The time to 01 at night I and my cousin were returning from our trip to the desert beautiful departing from the city of Ouargla in Algeria, a city very beautiful palm forests and sand We were very tired from traveling, but joyful and happy and the journey lasted 18 hours until we got to home
Le temps à 01 la nuit Moi et mon cousin ont été de retour de notre voyage dans le beau désert au départ de la ville de Ouargla en Algérie, une ville très belle forêts de palmiers et de sable Nous étions très fatigués de voyager, mais joyeux et heureux, et le voyage a duré 18 heures jusqu'à ce que nous sommes arrivés à la maison
À 18 heures Je me suis promené une demi-heure sur nos pieds jusqu'à ce que nous sommes arrivés à cet endroit Est-ce dans la ville de Ouargla en Algérie Est-ce le désert Et derrière nous, il ya une grande montagne étonnante et belle et le sable rouge C'est la beauté du Sahara algérien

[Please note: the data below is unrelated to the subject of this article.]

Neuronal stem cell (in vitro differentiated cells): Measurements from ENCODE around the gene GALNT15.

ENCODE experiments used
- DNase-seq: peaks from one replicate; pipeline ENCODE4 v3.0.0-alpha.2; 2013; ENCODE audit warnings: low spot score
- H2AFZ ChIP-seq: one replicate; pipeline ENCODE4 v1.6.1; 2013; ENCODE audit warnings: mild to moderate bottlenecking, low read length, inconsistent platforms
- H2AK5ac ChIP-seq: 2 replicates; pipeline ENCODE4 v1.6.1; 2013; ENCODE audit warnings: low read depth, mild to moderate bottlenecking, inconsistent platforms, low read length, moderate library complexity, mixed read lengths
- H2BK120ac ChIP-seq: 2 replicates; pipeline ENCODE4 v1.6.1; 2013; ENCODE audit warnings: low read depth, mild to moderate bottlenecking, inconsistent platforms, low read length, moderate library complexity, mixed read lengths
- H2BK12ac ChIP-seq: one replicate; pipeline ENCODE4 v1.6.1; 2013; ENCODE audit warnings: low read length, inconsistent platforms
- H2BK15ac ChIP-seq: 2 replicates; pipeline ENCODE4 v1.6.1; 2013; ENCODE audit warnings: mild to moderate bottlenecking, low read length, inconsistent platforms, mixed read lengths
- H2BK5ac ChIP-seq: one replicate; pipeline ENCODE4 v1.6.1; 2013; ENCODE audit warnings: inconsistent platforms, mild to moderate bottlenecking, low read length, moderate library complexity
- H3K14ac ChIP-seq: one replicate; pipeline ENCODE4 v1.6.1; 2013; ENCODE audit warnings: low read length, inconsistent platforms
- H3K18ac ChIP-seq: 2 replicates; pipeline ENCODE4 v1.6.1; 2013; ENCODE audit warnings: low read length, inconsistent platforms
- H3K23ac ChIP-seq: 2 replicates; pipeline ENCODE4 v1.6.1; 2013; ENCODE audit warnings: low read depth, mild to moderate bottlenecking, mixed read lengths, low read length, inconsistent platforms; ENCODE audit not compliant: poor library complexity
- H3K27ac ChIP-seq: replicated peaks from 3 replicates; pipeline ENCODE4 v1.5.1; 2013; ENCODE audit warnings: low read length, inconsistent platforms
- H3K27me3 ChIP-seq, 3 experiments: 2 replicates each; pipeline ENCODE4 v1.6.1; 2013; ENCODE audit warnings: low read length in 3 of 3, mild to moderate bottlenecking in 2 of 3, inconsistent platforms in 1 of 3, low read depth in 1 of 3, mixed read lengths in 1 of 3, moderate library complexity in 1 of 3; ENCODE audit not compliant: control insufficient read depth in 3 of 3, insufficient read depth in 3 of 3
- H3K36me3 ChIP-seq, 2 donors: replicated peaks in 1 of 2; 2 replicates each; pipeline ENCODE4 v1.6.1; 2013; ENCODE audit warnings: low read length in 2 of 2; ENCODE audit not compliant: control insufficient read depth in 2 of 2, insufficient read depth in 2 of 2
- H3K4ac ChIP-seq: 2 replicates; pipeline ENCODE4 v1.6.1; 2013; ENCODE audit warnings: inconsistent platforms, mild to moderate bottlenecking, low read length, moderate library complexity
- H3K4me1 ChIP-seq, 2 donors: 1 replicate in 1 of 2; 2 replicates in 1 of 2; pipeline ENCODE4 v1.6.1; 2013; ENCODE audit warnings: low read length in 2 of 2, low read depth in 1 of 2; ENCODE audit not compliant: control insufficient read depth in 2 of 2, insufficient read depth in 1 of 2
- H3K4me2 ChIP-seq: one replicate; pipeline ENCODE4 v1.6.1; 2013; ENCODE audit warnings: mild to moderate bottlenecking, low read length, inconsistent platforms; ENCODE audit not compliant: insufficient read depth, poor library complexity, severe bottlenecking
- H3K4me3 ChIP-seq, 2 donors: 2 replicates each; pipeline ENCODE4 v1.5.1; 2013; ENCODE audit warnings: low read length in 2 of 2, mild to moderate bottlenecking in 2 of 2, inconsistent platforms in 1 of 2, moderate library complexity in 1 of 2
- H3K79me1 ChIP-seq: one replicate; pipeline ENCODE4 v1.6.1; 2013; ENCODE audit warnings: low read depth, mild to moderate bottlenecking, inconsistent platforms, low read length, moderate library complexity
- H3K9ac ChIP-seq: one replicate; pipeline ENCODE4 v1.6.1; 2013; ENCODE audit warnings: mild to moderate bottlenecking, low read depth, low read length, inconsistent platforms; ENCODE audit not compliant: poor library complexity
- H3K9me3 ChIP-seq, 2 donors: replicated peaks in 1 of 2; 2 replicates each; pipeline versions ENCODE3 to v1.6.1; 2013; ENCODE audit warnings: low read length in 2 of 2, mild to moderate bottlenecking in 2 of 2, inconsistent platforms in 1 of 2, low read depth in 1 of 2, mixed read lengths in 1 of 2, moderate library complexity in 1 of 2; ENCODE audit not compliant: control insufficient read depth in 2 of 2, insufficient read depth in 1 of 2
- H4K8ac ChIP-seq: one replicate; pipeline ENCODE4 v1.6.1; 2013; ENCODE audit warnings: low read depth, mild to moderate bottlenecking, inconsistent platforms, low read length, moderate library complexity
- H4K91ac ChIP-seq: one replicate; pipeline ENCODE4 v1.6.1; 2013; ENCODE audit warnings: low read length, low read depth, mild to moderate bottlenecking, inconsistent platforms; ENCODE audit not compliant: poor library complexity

Muhammad ( /muːˈhɑːmɨd/ or /muːˈhæmɨd/; Arabic: محمد, Muḥammad Arabic pronunciation: [mʊˈħæmmæd. 26 April 570 – 8 June 632; Monday, 12th Rabi' al-Awwal, Year 11 A.H.; also transliterated Mohammed /moʊˈhɑːmɨd/ or /moʊˈhæmɨd/), sometimes called Muhammad ibn Abdullah, was the founder of the religion of Islam and is considered by Muslims to be a messenger and prophet of God, the last law-bearer in a series of Islamic prophets, and, by most Muslims, the last prophet of God as taught by the Quran. Muslims thus consider him the restorer of an uncorrupted original monotheistic faith (islām) of Adam, Noah, Abraham, Moses, Jesus and other prophets. He was also active as a social reformer, diplomat, merchant, philosopher, orator, legislator, military leader, humanitarian, philanthropist, and, according to Muslim belief, an agent of divine action. Born in 570 in the Arabian city of Mecca, he was orphaned at an early age and brought up under the care of his uncle Abu Talib. He later worked mostly as a merchant, as well as a shepherd, and was first married by age 25. Discontented with life in Mecca, he retreated to a cave in the surrounding mountains for meditation and reflection. According to Islamic beliefs it was here, at age 40, in the month of Ramadan, where he received his first revelation from God. Three years after this event Muhammad started preaching these revelations publicly, proclaiming that "God is One", that complete "surrender" to Him (lit. islām) is the only way acceptable to God, and that he himself was a prophet and messenger of God, in the same vein as other Islamic prophets. Muhammad gained few followers early on, and was met with hostility from some Meccan tribes; he and his followers were treated harshly. To escape persecution, Muhammad sent some of his followers to Abyssinia before he and his remaining followers in Mecca migrated to Medina (then known as Yathrib) in the year 622. This event, the Hijra, marks the beginning of the Islamic calendar, which is also known as the Hijri Calendar. In Medina, Muhammad united the conflicting tribes, and after eight years of fighting with the Meccan tribes, his followers, who by then had grown to 10,000, conquered Mecca. In 632, a few months after returning to Medina from his Farewell pilgrimage, Muhammad fell ill and died. By the time of his death, most of the Arabian Peninsula had converted to Islam, and he had united the tribes of Arabia into a single Muslim religious polity. The revelations (or Ayah, lit. "Signs of God")–which Muhammad reported receiving until his death–form the verses of the Quran, regarded by Muslims as the “Word of God” and around which the religion is based. Besides the Qur'an, Muhammad's life (sira) and traditions (sunnah) are also upheld by Muslims. They discuss Muhammad and other prophets of Islam with reverence, adding the phrase peace be upon him whenever their names are mentioned. While conceptions of Muhammad in medieval Christendom and premodern times were largely negative, appraisals in modern history have been far less so. His life and deeds have been debated and criticized by followers and opponents over the centuries.